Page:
The YEC'ly inclined folks who come around do have all these worrisome reactions but then these science friendly guys will point out what they have in common.  Conversions happen there but not usually.
"Talk nonsense, but talk your own nonsense, and I'll kiss you for it. To go wrong in one's own way is better than to go right in someone else's. 
F. D.
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#13

Evangelical Christians accepting science
(10-23-2019, 10:32 PM)brewerb Wrote:
(10-23-2019, 09:31 PM)mordant Wrote: I think what is necessary is for them to change their epistemological approach, and that is utterly forbidden / anathema / blasphemous. In other words they would have to not totally disparage "mere human wisdom" as if it's some dirty thing, and stop elevating dogma to a virtue such that when it conflicts with available facts, knowledge and logical argument, dogma supersedes those things.

You might peel some of them off temporarily with a gentle entreaty about science, but once they figure out the implications they will bolt anyway. Further, once their handlers identify the threat, it will be dealt with.

So I'm not optimistic. Their catchphrase / aphorism here is, "let god be true, and every man a liar".

This approach (OP) will be more effective for the youngsters than those already committed. So be optimistic. We are seeing the change already, just look at PEW.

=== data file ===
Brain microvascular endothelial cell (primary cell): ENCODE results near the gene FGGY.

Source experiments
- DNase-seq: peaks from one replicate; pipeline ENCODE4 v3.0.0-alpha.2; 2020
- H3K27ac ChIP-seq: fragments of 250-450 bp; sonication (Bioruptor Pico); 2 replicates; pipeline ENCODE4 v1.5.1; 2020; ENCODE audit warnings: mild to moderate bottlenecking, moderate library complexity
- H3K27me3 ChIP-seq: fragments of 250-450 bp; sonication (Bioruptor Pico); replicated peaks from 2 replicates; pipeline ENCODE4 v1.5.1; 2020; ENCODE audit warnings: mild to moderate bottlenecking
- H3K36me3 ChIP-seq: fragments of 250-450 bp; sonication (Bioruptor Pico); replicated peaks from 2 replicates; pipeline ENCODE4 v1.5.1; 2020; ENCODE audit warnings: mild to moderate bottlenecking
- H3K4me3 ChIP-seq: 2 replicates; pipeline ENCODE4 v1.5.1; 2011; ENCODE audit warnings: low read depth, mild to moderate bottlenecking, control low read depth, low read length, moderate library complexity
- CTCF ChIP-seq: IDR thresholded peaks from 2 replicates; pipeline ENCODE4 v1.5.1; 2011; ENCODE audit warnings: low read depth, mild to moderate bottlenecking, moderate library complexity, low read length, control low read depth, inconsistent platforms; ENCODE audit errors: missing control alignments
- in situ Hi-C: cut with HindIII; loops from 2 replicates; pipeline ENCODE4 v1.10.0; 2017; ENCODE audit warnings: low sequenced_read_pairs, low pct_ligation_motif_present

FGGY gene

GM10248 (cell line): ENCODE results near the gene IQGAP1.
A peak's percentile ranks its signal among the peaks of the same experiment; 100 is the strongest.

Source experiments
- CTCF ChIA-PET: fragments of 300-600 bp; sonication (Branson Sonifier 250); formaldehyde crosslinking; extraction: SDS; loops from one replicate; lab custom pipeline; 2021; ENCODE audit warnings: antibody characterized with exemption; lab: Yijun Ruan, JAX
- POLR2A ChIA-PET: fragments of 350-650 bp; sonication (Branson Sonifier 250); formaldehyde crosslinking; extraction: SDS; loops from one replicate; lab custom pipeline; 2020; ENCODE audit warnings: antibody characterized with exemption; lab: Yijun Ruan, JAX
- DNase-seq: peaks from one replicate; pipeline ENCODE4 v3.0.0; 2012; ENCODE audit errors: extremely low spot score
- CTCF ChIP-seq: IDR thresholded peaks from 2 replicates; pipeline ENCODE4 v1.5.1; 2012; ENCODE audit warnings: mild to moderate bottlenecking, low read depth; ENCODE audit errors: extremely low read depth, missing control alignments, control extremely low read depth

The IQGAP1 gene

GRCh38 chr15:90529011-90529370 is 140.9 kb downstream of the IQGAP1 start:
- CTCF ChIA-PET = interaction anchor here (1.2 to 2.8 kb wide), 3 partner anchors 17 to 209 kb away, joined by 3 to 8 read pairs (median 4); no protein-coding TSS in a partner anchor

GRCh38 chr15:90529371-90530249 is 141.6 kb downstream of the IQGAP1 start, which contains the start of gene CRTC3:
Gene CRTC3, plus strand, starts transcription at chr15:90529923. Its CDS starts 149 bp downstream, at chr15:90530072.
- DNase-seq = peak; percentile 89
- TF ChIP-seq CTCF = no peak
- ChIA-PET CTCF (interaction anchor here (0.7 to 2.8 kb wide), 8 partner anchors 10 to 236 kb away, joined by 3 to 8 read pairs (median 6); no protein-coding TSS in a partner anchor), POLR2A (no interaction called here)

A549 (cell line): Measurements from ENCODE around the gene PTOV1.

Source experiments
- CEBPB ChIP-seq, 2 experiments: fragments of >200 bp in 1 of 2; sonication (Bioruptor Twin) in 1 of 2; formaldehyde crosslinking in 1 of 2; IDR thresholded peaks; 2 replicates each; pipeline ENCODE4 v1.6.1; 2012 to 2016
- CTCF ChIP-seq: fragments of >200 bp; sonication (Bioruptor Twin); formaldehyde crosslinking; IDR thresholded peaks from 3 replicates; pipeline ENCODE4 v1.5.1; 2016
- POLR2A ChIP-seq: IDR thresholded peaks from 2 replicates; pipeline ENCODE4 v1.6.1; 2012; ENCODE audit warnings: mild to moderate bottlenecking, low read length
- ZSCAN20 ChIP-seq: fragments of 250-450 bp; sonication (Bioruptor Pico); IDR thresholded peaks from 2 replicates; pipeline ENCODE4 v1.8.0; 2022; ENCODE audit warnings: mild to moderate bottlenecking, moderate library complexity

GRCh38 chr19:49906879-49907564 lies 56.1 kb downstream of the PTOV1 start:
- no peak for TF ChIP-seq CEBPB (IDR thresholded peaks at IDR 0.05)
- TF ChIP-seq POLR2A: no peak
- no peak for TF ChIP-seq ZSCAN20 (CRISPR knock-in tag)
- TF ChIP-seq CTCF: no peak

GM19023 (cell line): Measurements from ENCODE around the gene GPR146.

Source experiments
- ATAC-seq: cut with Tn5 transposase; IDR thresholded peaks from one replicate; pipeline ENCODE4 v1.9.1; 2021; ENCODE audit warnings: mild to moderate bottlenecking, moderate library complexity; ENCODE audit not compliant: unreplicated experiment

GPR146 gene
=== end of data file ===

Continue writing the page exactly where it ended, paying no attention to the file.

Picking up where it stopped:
I think the Pew results are due to young people leaving home, going to college, and experiencing reality. And those kids growing up and having their own kids, etc. It is higher education and the Internet and free and easy access to hard data that is peeling them off. Also good old-fashioned peer pressure and mass media have created a social force that their family religion is no match for. I would say that their ultimate demise was set in the 1960s, if not the 1950s, and their increasingly ineffectual flailing has been going on ever since.

Another factor people overlook is that the shift in the 1980s to seeking / buying political influence (the Moral Majority, the Family, the Robertson campaign, etc) transformed them from a strictly religious movement to primarily a political movement. And that has gradually eroded their moral credibility, culminating in it being strangled and beheaded by Trumpism.

I have never doubted that the gig was up for them, it has just been an open question whether in the process of their death throes they would take us on some dystopian detour for a few decades. Whether or not that is the case is still quite uncertain.